Exactly! I've been saying for YEARS it is the case's responsibility to provide a sufficient supply of cool air flowing through the case to justify using OEM CPU coolers instead of wasting money on aftermarket coolers. IMO, the same applies here (assuming the M.2 is not hiding behind a rat's nest of cables or expansion cards).

    Look at the 2 charts on Page 4, Results: temperatures. The first graph is without any fan (who would do that?). And the second graph is with that little 92mm. There is a HUGE difference. Imagine what it would be like in a properly cooled case where there was at least a couple 120mm case fans, if not 140mm fans. But that review did not use a properly cooled case.

    I guess the purpose of the review was to compare those heatsinks so if that was the intent, I might come to the same conclusion.

    But what I really want to know is, do I need a 3rd party heatsink for my M.2 if I have fulfilled my responsibility of insuring proper case cooling? Again, I think the SSD makers would include one (or at least suggest one in the documentation) if it was really needed. After all, they sure don't want their customers complaining their expensive SSDs don't perform as advertised.

    I note according to the Samsung SSD 960 EVO M.2 data sheet (PDF file),
    In most cases of data transfers, heavy workloads induce heat. Once temperatures reach a threshold, memory performance may be adversely affected. As the leader in SSD memory solutions, the 960 EVO adopts a new heat spreader for dissipating heat more efficiently during heavy workload use. It achieves this by integrating a thin copper film and because copper is a great heat conductor it helps to shed heat faster than would be possible without the label.
    Is everybody but Samsung saying the OEM heat spreader is worthless?

    The conclusion I have come to is if your M.2 SSD is throttling due to heat, it is because you, as the user, have failed to set up proper case cooling. If the case is not providing adequate flow to extract the heat and prevent heat buildup, that is not the fault of the SSD (or CPU, RAM, etc.).
    Bill (AFE7Ret)
    Freedom is NOT Free!
    MS MVP 2007 - 2018

    Heat is the bane of all electronics!

  14. #14

    Re: Upgrade advice

    Will Dual channel memory make any difference with this MOBO?
    Back to time having two identical RAM chips was making huge difference in the performance.
    In a world without fences and walls, who needs Gates and Windows?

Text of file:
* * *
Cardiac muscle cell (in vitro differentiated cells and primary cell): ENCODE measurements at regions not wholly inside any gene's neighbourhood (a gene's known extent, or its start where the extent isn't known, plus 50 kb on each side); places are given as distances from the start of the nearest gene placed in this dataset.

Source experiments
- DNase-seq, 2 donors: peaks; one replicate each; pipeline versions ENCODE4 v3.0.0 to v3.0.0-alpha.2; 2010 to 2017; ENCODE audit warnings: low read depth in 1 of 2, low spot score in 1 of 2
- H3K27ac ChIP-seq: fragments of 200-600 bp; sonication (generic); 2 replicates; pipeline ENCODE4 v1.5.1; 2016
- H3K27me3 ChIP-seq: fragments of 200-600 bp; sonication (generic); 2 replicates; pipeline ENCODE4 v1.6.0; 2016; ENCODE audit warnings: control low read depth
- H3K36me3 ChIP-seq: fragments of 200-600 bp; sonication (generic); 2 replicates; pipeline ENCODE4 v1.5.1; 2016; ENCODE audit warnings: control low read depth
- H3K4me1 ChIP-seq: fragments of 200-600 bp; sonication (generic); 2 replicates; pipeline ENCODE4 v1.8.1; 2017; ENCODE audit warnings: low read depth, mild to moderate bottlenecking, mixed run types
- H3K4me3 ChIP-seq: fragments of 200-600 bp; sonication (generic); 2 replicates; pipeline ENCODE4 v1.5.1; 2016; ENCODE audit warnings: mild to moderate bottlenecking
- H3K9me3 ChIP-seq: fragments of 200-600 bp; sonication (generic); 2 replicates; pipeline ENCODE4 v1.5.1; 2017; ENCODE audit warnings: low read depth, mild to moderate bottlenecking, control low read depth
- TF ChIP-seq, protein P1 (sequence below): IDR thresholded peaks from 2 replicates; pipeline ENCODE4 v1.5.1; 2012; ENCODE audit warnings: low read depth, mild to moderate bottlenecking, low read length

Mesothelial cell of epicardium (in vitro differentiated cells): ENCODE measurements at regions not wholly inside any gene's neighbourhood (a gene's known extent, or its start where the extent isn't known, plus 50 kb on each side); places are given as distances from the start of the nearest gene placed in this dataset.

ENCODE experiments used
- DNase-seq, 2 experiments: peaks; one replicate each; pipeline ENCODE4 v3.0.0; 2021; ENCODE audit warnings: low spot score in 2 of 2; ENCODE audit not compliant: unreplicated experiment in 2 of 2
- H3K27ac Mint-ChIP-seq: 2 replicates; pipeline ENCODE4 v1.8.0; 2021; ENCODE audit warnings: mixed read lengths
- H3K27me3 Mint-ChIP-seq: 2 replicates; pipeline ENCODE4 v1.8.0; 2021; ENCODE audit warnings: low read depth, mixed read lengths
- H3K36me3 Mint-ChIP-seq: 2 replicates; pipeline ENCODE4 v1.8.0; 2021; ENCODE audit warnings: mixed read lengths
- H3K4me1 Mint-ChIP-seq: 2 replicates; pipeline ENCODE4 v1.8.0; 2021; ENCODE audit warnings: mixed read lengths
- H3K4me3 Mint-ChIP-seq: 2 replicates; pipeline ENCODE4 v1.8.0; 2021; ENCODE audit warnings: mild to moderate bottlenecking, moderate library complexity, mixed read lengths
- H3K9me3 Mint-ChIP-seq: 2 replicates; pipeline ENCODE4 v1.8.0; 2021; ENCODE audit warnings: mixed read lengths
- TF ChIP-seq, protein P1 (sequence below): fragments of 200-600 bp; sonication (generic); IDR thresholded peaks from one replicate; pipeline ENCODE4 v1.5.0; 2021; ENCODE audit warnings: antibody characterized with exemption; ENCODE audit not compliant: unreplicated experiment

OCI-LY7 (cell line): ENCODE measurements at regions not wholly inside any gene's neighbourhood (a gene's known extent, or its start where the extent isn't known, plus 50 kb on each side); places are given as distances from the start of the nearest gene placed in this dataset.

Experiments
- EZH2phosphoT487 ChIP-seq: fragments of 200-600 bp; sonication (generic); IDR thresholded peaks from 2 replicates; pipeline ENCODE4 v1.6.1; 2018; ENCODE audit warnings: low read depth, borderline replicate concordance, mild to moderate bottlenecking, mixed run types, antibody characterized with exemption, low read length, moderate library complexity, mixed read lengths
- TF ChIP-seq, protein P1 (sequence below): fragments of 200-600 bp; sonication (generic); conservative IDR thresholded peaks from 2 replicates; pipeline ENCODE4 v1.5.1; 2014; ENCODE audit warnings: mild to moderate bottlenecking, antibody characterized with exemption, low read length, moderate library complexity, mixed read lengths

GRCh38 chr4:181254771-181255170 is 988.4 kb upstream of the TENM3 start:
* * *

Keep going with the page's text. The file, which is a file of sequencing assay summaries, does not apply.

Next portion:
15. #15
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        W7 x64 Pro

    Re: Upgrade advice

    Any differences will likely be marginal either way (though I've not seen any VMs tested), depending on the specific software in use. Throughput is (obviously) better on dual but some of that's offset by the usually higher latency.
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  16. #16
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      • Motherboard:
        ASUS MAXIMUS ROG HERO X
      • CPU:
        Intel Core i7-8700K 3.7GHz
      • Memory:
        Crucial 2x8GB DDR4 2666 MHz
      • Graphics:
        Gigabyte GTX 1080 G1 Gaming 8 GB
      • Sound Card:
        Asus Xonar DSX
      • Hard Drives:
        WD Caviar Black 1TB SATA III 7200rpm, WD Caviar Black 6TB SATA III 7200rpm
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        Corsair HX 750W 80+ Platinum
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        Fractal Design Define R6
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      • Display:
        Philips Brilliance BDM4065UC 4K 3840x2160
      • Operating System:
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    Re: Upgrade advice

    DC makes very little difference (tested this on DDR3).
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  17. #17
    Digerati's Avatar
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    • specs System Specs
      • Manufacturer:
        BrightWorks Systems
      • Model Number:
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      • Motherboard:
        Gigabyte GA-Z170-HD3
      • CPU:
        Intel Core i5-6600 Skylake Pushed to 3.9GHz
      • Memory:
        2 X 8GB Corsair Vengeance DDR4 3000
      • Graphics:
        EVGA GeForce GTX 1050TI 04G-P4-6251-KR, 4GB GDDR5
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        Integrated
      • Disk Drives:
        Samsung 850 Pro 256GB SSD, 850 EVO 250GB SSD, Blu-ray R/W
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        Fractal Design Define R4 Mid Tower w/Window
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        2 x 140mm case fans, OEM CPU Cooler
      • Display:
        2 x Samsung S24E650BW 24 inch WS
      • Operating System:
        Windows 10 Pro 64-Bit

    Re: Upgrade advice

    Will Dual channel memory make any difference with this MOBO?
    Back to time having two identical RAM chips was making huge difference in the performance.